Recently a link to these films was shared with me. They are such heart warming stories told so beautifully, so I thought I would return the favour and pass them on.

This series of short films about the weavers of Tripura, India, were produced by Storyloom Films, a female filmmaker duo from Jaipur known for textile centric short films and was produced for their  “Crafting Futures India Project” residency program facilitated by British Council. These are the stories:

Chandrani – The Pasra Weaver​

“Chandrani is a talented weaver who lives in Agartala, Tripura India. She shared with us how her traditional skill of weaving helped her gain self employment and made her independent.”


Pardita – Weaving Threads Through Tradition​

“Pardita, has been working with Shankhala Handloom Cluster, Simna for the past 7 years as an incharge and managing director. This cluster strives to help women to become independent by using the traditional skills and knowledge as a source of income. Steps are being taken to commercialize weaving. Pardita has a deep seated inspiration to work hard because she grew up seeing and absorbing weaving at home which convinced her that she needed to continue her tradition and make women independent and proud in the years to come.”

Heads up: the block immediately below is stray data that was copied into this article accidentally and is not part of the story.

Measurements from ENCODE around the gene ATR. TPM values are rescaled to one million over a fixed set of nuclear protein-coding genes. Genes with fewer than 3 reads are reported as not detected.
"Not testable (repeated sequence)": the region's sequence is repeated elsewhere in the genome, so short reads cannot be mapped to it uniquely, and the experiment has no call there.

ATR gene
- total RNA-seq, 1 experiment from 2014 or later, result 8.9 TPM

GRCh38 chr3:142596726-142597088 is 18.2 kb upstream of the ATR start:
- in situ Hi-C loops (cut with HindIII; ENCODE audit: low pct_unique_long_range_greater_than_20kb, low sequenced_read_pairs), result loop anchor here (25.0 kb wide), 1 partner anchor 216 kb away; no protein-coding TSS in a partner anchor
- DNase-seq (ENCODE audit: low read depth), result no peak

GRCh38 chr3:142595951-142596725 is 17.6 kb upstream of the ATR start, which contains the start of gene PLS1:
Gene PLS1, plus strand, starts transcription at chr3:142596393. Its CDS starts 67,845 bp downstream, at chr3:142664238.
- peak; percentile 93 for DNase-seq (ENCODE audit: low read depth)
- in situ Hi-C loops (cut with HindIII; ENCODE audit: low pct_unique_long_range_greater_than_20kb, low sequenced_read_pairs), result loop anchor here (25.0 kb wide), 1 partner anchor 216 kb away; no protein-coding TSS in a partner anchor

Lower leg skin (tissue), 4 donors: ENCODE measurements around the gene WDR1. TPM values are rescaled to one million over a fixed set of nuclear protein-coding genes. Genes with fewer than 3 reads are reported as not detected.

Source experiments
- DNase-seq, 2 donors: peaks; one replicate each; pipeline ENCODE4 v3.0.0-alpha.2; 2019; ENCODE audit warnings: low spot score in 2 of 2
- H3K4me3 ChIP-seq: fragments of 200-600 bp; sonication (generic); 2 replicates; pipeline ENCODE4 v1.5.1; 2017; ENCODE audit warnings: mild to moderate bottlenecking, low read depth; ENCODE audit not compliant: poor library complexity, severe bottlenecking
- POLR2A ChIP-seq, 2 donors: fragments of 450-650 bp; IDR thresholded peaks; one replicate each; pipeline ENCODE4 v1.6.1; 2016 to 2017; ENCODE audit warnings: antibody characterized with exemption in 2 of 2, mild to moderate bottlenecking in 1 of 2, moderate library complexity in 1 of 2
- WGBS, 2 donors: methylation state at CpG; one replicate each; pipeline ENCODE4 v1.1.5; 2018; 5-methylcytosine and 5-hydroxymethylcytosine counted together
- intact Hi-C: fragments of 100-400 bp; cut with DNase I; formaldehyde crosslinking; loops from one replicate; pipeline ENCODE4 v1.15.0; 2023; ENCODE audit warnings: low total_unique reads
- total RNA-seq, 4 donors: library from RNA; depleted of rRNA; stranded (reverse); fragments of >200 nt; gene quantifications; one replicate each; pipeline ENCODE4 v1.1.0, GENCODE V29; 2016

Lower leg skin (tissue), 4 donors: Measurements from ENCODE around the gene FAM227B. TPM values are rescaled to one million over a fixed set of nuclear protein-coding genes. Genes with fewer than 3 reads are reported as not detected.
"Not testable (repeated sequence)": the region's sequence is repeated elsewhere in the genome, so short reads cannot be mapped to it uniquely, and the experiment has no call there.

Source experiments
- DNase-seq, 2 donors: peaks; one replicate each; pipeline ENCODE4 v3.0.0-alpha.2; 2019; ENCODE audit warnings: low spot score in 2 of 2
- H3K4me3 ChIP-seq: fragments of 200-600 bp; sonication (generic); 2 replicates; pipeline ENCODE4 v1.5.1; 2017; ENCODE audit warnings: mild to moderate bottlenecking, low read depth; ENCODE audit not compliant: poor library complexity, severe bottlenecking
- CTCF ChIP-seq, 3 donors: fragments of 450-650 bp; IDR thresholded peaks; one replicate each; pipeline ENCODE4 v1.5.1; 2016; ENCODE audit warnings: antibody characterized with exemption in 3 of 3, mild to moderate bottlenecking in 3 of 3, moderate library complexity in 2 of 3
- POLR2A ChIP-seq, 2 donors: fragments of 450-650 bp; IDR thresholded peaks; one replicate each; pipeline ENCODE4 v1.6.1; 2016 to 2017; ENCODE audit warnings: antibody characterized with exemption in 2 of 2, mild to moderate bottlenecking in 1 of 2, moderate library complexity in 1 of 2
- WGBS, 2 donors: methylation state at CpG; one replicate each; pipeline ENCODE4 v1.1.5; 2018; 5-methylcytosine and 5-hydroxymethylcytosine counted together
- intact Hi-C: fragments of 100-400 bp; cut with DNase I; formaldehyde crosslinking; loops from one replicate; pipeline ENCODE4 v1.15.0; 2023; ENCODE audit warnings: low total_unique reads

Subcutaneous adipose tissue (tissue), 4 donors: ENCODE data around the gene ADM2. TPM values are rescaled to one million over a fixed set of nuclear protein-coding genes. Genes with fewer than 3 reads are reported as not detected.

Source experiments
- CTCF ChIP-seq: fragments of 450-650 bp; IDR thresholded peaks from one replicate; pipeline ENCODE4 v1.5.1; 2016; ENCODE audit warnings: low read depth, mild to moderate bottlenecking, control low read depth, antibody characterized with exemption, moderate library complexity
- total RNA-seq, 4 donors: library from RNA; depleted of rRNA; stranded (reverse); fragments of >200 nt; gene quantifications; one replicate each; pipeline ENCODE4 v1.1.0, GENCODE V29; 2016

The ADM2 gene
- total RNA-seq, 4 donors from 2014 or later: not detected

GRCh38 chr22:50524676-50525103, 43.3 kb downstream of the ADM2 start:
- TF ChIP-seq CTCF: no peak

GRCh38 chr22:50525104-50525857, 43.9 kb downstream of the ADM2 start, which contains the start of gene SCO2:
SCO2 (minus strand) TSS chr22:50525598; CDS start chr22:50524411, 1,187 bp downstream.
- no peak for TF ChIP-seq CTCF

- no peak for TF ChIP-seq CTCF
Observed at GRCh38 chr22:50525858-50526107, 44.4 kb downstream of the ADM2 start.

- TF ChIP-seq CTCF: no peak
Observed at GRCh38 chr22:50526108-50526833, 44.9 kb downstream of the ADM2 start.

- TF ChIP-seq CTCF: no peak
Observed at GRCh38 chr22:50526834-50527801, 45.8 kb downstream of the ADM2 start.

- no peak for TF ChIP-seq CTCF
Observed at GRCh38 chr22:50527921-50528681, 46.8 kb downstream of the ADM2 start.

Risa – The Sacred Cloth​​

“The Debbarma community of Lefunga village worship Lakshmi, Goddess of Wealth also locally known as Mailuma. The pots are filled with rice, decorated wtih flowers and incense stricks. Risa, a small piece of cloth which is used to cover the upper portion of the female body. The Risa is used in worship, religious gatherings and festivals. The Mailuma Pooja is done for prosperity and the well being of villagers.”


Weaving – The Lost Tradition​

“Rupinis are one of the oldest clans among the diverse tribes of Tripura. Today, only a dwindling number of tribals share the love for their ancestors skill of weaving. They weave endemic Risa & Pasra (ethnic clothing) by using organic cotton from their fields and colours from natural dyes, which is largely self sustained. The design is often inspired by their surroundings due to their close bond with nature. Even with changing times they continue to celebrate weaving which further knits their culture together.”


Find out more about Storyloom Films here

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